TASHKENT (TCA) — The European Union is Uzbekistan’s fourth largest trade partner after China, Russia and Kazakhstan, with 12 percent of the country’s total trade accounting for EU member states, Ambassador Eduards Stiprais, Head of the Delegation of the European Union to Uzbekistan, said last week at a meeting of the American Chamber of Commerce (AmCham) in Tashkent.
In 2015 (statistical data on EU trade with the world for 2016, including with Uzbekistan, will be released by Eurostat only in the spring this year) bilateral trade reached EUR 1.793 billion, the Delegation of the European Union to Uzbekistan reported on its website. Uzbekistan’s import from various EU Member States was worth EUR 1.546 billion, while export to these countries allowed it earning EUR 246 million. Germany is the biggest trade partner of Uzbekistan among EU Member States. Its trade with Uzbekistan was worth around EUR 440 million in 2015.
The top three product groupings which Uzbekistan imported from EU Member States were machinery and transport equipment (EUR 608 mln), chemicals and related products (EUR 421 mln, of which pharmaceutical was EUR 278 mln), as well as food and live animals (EUR 123 mln). Meanwhile, the country mostly exported to the EU agricultural products (EUR 23 mln), textiles and clothing (EUR 35 mln), chemicals, raw materials and minerals (EUR 177 mln).
Both sides admit that the current level of trade is unsatisfactory, and they take efforts to increase it, Ambassador Stiprais said.
He said Uzbekistan benefits from the EU’s Generalised System of Preferences (GSP), which grants developing countries non-reciprocal access to the European market. The GSP is designed to encourage growth in developing countries. It ensures that Uzbek exporters pay lower or no duties on some or all of the products they sell to the EU.
Ambassador Stiprais said that at the moment the sides are also discussing an opportunity of establishing a Business and Investment Council. Besides officials it will involve both Uzbek entrepreneurs and representatives of EU firms and companies. This body will facilitate their dialogue and enhance bilateral business links.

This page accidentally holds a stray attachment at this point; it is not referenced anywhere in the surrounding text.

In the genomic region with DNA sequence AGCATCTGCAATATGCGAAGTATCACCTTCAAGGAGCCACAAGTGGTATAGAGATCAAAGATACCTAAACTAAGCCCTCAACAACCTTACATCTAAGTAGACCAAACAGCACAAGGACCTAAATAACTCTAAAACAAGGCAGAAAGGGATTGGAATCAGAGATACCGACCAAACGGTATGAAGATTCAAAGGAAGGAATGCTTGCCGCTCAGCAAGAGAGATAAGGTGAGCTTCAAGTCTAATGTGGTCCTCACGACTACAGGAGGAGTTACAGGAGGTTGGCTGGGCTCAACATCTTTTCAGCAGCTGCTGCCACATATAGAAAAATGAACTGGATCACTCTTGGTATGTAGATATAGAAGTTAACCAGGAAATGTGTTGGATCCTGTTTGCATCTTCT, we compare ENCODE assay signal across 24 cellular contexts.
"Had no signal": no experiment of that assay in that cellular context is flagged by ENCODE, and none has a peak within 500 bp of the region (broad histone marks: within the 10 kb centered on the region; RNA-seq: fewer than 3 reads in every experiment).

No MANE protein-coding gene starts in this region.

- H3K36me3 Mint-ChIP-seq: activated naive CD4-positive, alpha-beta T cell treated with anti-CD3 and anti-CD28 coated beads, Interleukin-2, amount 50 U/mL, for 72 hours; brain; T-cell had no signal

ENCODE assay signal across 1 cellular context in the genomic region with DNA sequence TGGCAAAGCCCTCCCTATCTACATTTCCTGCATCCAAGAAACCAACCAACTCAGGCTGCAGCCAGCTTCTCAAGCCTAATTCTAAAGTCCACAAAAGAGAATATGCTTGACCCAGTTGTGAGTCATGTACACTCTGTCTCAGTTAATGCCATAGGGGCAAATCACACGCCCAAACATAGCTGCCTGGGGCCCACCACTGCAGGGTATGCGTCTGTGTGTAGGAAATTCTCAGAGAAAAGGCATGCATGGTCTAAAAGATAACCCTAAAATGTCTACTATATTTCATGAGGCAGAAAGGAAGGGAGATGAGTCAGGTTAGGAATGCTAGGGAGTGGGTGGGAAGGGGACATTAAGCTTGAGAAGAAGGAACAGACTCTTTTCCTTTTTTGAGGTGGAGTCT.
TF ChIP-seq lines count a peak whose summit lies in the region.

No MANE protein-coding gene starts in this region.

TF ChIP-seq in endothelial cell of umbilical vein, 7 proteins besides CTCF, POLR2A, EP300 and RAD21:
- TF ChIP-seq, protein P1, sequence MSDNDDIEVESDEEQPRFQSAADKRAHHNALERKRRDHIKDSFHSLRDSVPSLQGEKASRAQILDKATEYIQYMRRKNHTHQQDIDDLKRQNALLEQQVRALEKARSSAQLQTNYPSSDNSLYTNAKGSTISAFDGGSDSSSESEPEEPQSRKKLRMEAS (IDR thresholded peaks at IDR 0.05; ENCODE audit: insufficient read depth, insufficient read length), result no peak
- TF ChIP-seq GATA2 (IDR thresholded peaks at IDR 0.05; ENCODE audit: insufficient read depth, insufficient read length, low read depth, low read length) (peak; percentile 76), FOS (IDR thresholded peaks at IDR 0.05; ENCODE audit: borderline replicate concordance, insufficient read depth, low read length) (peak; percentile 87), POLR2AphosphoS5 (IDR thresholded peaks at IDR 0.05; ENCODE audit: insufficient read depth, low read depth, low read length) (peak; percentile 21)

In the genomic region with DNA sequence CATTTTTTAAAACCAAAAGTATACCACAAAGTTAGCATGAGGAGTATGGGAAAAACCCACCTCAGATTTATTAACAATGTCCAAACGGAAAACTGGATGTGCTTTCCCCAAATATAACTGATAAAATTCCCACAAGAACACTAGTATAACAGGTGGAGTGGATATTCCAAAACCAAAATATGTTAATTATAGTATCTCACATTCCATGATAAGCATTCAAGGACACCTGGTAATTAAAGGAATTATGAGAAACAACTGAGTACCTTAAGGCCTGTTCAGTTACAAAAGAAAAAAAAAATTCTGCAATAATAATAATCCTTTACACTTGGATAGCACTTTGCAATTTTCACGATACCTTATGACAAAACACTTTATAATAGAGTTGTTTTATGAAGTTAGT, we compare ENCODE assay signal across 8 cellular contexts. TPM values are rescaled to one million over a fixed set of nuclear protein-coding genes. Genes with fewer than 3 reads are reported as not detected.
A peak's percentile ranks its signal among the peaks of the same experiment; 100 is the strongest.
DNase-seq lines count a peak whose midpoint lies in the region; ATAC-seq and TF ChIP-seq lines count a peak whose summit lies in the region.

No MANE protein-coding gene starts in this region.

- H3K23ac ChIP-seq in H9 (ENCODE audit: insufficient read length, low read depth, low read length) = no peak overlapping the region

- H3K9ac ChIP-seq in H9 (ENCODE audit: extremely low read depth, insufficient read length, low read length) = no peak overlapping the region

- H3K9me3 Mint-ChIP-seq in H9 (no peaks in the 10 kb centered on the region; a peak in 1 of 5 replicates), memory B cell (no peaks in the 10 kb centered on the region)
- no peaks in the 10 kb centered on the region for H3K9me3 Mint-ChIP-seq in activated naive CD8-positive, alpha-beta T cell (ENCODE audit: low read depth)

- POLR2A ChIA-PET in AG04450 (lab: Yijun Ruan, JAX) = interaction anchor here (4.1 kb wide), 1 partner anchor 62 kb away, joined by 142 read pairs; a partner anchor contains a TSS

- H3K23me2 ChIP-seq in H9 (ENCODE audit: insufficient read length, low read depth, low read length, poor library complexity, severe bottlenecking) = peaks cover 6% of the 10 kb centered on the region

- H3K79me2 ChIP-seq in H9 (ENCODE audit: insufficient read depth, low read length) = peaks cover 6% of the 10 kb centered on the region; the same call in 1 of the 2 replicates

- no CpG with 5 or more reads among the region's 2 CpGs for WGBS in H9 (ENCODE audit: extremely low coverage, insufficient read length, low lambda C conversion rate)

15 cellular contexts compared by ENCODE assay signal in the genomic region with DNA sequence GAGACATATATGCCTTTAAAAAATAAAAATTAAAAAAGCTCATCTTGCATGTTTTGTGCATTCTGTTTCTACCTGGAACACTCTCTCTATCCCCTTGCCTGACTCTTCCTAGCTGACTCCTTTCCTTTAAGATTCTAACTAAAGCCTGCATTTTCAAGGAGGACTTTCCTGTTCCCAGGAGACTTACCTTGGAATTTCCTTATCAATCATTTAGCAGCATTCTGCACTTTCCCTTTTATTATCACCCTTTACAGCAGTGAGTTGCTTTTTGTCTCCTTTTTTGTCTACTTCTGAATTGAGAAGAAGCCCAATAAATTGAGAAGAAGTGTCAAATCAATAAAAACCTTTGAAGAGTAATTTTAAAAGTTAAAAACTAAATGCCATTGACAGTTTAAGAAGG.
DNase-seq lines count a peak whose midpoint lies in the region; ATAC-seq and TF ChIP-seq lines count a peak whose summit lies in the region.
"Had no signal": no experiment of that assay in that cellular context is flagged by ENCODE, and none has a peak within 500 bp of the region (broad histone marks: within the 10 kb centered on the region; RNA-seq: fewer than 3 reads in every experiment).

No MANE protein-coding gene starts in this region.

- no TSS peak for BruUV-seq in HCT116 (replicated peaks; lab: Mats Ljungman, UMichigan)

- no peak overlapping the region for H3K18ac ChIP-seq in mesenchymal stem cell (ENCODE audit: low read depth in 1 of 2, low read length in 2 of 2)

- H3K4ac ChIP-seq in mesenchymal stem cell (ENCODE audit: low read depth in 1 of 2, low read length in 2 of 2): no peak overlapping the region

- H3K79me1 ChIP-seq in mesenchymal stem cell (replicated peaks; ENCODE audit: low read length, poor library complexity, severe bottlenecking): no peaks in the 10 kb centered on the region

The EU stimulates export of Uzbekistan’s key products by removing barriers for their access to the European markets. In December 2016 the European Parliament approved the Textile Protocol to the PCA. The document is designed to improve trade in cotton and textile products through decrease of customs duties for imported goods from this grouping from Uzbekistan, making easy their trade in the territory of the EU for Uzbek manufacturers.
The Ambassador also said that the EU provides millions of euros of financial assistance to Uzbekistan every year, primarily aimed at promoting economic development.
For the period 2014-2020, financial aid for Uzbekistan amounts to €168 million. EU development assistance for Uzbekistan between 2014 and 2020 is concentrated on rural development. Goals include poverty reduction and wealth creation in rural communities, the improvement of quality of life, living standards and food security of people residing in isolated or sparsely populated areas, and the protection of natural resources.
Vegetables and fruit produced in Uzbekistan may also be exported to European markets. It will become possible taking into account their compliance with technical, phytosanitary and ecological requirements and rules set in the EU. That will also be reached thanks to the above mentioned projects, the Ambassador said.